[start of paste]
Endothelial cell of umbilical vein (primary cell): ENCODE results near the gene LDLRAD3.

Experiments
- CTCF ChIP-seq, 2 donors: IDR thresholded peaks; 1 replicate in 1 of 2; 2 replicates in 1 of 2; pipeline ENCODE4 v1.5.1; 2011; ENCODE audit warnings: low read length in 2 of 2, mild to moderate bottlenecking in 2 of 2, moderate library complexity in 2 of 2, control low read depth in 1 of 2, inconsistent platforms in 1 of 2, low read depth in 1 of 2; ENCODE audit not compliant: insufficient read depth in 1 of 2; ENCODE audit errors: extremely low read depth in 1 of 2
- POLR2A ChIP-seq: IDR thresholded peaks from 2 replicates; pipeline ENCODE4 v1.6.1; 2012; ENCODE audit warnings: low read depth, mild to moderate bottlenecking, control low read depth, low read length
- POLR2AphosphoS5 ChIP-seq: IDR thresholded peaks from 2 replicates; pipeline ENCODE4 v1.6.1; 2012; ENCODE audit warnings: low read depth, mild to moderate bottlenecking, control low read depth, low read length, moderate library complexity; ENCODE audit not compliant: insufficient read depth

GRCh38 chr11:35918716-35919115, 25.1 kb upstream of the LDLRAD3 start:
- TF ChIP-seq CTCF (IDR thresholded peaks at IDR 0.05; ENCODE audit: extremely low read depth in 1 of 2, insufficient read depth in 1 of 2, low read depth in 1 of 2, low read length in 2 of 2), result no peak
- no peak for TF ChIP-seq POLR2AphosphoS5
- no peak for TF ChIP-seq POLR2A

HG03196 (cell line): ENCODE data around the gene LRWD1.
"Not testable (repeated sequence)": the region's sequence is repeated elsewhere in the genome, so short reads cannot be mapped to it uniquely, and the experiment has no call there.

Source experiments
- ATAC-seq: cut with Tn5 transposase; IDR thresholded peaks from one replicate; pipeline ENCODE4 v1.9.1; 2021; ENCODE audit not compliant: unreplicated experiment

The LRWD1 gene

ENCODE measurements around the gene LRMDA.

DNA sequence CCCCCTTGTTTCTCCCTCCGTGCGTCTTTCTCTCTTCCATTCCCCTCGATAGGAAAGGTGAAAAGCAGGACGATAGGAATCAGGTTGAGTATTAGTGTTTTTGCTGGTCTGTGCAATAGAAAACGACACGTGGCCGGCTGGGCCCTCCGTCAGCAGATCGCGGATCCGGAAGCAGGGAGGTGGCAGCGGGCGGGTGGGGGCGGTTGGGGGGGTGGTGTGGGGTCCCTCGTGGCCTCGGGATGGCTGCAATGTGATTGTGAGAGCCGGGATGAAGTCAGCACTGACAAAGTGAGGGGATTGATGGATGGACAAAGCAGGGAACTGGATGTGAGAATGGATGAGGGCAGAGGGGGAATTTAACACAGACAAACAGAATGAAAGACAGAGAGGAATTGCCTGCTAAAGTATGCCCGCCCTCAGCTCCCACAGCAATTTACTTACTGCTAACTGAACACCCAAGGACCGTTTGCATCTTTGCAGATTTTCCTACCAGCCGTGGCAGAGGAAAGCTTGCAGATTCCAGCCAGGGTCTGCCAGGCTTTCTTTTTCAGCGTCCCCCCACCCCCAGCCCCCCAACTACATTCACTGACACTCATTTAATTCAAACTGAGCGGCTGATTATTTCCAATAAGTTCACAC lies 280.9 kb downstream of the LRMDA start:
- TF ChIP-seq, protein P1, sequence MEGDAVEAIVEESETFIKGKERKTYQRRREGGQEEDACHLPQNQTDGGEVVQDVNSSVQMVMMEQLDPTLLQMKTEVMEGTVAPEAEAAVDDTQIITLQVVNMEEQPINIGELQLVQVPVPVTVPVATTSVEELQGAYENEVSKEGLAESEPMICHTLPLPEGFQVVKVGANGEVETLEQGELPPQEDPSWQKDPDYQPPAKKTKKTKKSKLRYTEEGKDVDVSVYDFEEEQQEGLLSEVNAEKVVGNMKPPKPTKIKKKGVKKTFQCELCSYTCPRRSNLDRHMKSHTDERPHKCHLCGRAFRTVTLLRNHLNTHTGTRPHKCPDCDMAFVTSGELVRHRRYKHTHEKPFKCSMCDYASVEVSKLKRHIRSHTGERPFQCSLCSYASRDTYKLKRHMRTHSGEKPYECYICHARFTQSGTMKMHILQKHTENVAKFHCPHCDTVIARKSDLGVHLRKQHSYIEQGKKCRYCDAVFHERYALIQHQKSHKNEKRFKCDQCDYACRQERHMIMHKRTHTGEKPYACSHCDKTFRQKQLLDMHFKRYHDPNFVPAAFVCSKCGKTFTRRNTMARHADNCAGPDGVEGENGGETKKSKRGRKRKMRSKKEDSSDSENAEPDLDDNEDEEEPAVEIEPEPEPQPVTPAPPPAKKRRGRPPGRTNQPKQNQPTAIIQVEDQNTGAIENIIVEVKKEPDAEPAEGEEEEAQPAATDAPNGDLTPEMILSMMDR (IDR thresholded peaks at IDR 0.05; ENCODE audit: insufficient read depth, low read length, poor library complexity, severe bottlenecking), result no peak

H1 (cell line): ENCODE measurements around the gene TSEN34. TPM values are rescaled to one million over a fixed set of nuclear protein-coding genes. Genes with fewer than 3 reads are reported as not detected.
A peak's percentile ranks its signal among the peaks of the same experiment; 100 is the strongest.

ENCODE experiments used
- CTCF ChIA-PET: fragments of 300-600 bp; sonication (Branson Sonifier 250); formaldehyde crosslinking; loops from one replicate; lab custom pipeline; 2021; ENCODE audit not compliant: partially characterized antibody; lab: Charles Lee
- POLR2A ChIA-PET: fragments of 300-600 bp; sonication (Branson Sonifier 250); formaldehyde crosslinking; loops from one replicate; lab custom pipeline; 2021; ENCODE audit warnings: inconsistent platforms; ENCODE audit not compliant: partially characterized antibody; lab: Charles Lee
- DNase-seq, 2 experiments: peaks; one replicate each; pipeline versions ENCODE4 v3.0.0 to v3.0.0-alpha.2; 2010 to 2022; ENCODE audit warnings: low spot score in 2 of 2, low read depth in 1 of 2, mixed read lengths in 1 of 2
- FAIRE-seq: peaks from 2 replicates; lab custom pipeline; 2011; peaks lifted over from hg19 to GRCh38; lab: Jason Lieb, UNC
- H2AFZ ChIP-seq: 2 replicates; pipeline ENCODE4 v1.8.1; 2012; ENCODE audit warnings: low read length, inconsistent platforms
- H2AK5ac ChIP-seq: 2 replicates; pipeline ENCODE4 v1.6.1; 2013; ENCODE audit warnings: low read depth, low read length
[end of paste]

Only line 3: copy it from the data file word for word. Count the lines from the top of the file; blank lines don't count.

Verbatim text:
- CTCF ChIP-seq, 2 donors: IDR thresholded peaks; 1 replicate in 1 of 2; 2 replicates in 1 of 2; pipeline ENCODE4 v1.5.1; 2011; ENCODE audit warnings: low read length in 2 of 2, mild to moderate bottlenecking in 2 of 2, moderate library complexity in 2 of 2, control low read depth in 1 of 2, inconsistent platforms in 1 of 2, low read depth in 1 of 2; ENCODE audit not compliant: insufficient read depth in 1 of 2; ENCODE audit errors: extremely low read depth in 1 of 2